From 2014 to 2016, Ball State University alumnus Geoff Hutchinson was a Peace Corps volunteer, teaching chemistry in Mozambique. There, he saw the burdens caused by infectious diseases and pledged to do something to help.
The 2014 Ball State graduate is fulfilling that promise. Today, Hutchinson is on the front lines in the battle against the coronavirus, working around the clock with scientists at a research center operated by the National Institutes of Health (NIH) outside of Washington, D.C
As a postbaccalaureate research fellow, Hutchinson is part of a team working to develop a vaccine for the virus as researchers transform mountains of data into an understanding of how the disease is spreading and how it can be stopped.
So far, 115,000 people worldwide have tested positive for the virus, and it has killed more than 4,000. More than 64,000 patients have recovered.
It’s the first thing you think about when you wake up and the last thing at night before you go to sleep. We want to be the first to get this thing solved, but we can’t take any shortcuts. We have to be right.
Take a Protein, Put it on a Plate, then Test
Hutchinson was recently featured in a nationally distributed newscast showing him working on vaccine research related to the novel coronavirus that causes COVID-19.
“I was doing a demonstration of a typical experiment that tests if we can get responses from the mouse immune system,” he said
Hutchinson describes his role in the research in simple terms: taking a viral protein, putting it on a plate, and then testing to see if the blood has developed antibodies against it.
Hutchinson conducts his research at the NIH’s Dale and Betty Bumpers Vaccine Research Center, first opened to develop candidate vaccines against HIV. Currently overseeing the center’s Viral Pathogenesis Laboratory (VPL) is deputy director Barney Graham, a renowned immunologist, virologist, and clinical trials physician whose primary interests are viral pathogenesis, immunity, and vaccine development.
The VPL’s goal is to better understand basic aspects of viral pathogenesis and apply that knowledge toward development of safer and more effective vaccines. Defining how viruses cause disease requires investigation of functional and structural features of the viral pathogen, as well as studies to determine mechanisms for regulating the composition and timing of the host immune response.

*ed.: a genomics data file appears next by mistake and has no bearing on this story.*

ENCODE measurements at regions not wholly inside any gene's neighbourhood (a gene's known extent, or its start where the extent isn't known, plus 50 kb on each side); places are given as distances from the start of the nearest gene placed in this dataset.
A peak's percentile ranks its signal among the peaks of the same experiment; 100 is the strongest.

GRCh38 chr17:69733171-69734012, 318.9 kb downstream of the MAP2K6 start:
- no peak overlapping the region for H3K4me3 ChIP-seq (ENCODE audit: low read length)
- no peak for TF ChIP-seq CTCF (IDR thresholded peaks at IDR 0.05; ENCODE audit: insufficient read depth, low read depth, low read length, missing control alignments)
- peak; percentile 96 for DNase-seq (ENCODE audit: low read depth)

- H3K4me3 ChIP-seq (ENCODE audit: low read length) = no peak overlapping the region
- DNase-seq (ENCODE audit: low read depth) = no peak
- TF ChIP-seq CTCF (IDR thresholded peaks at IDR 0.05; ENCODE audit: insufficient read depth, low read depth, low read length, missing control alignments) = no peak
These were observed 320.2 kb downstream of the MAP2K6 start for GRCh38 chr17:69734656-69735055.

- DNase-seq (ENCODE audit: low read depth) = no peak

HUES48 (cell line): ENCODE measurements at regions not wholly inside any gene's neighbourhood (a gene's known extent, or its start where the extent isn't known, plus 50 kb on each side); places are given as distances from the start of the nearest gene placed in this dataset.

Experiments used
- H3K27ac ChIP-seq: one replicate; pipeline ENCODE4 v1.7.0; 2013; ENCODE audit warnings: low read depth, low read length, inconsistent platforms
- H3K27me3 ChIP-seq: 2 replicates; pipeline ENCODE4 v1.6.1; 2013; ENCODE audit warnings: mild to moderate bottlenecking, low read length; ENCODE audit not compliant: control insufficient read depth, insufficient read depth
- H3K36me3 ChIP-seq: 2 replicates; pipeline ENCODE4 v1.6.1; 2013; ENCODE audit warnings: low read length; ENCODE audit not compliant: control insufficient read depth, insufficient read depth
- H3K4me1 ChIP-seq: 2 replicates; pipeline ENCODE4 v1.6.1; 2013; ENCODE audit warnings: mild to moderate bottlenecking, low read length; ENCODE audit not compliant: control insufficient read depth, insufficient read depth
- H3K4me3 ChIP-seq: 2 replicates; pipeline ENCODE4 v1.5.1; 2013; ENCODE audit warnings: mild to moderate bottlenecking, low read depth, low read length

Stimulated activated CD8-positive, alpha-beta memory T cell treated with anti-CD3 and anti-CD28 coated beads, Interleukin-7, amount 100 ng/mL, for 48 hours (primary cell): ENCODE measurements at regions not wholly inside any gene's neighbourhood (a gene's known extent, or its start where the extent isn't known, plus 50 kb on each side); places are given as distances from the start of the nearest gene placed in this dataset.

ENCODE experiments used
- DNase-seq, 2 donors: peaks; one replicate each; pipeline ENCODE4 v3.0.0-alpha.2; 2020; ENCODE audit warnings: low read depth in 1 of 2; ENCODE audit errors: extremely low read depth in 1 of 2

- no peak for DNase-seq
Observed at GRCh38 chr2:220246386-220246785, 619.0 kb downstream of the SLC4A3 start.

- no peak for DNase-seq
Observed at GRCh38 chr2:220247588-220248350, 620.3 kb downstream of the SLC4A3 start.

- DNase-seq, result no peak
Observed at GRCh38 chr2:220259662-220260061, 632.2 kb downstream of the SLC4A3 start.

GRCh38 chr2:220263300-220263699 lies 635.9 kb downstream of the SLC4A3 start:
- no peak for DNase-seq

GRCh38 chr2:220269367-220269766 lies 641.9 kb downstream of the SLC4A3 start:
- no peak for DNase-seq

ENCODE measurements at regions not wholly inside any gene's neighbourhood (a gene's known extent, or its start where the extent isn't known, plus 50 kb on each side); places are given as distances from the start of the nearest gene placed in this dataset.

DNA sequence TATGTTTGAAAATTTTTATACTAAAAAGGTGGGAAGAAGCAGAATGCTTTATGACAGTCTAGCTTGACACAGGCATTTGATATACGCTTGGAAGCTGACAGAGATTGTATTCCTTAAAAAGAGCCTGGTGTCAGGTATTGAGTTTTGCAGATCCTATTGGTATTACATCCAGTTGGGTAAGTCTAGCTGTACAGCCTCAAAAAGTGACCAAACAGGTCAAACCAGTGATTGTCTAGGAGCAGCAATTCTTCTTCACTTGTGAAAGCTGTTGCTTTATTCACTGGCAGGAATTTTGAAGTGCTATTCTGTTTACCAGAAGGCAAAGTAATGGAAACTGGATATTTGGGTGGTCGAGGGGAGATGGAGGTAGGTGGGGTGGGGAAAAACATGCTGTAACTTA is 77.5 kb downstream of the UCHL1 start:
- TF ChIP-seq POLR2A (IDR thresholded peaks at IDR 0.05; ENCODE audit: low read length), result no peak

Up to the Task thanks to Undergrad Experiences
Hutchinson said that the learning curve in Graham’s lab was steep, but he relied on knowledge and skills he learned from Ball State to push through and make meaningful contributions.
The VPL coronavirus team has already developed a vaccine candidate in response to the COVID-19 outbreak. Phase I Clinical trials are now enrolling through Seattle-based Kaiser Permanente Washington—but it will be many months before it is determined if the vaccine is safe and effective.
“My time at Ball State prepared me well for this step in my career,” said Hutchinson, who cited many similarities between his current work and the research he was doing as an undergraduate.
“But the stakes are much higher now.”
That Hutchinson has proved he is up to the task is no surprise to Patricia Lang, a chemistry professor who served as his research mentor at Ball State when she first noticed his dedication and attention to detail.
During this time, Geoff was funded by the National Science Foundation’s Louis Stokes Alliance for Minority Participation grant, according to Lang, who described Hutchinson as “one of my favorite undergraduate research students.”
Ever since I’ve known him, I’ve admired how he works toward his goals, improving upon his expertise and adding to his set of skills each year.
“I am grateful for the Midwestern mentality that Ball State helped shape,” added Hutchinson, who came to Muncie in 2010. “I am a people person. That makes it easier to work with and collaborate with people from all over. Ball State also helped me by showing how to take life in stride. If I don’t know the answer, I ask. I’m not ashamed of that.”
After three years in the Intramural Research Training Award (IRTA) Fellowship Program, which is designed to provide advanced training and practical research experiences to investigators early in their professional research careers, Hutchinson’s next step begins in the Fall when he moves to the University of Washington to start a doctorate in immunology. He knows his current experience will be helpful in his future education and career, but most important to him now is helping deal with a growing national crisis.
“I know people are getting scared out there,” Hutchinson said. “I am just glad to be a part of what we all hope will be a solution to this.”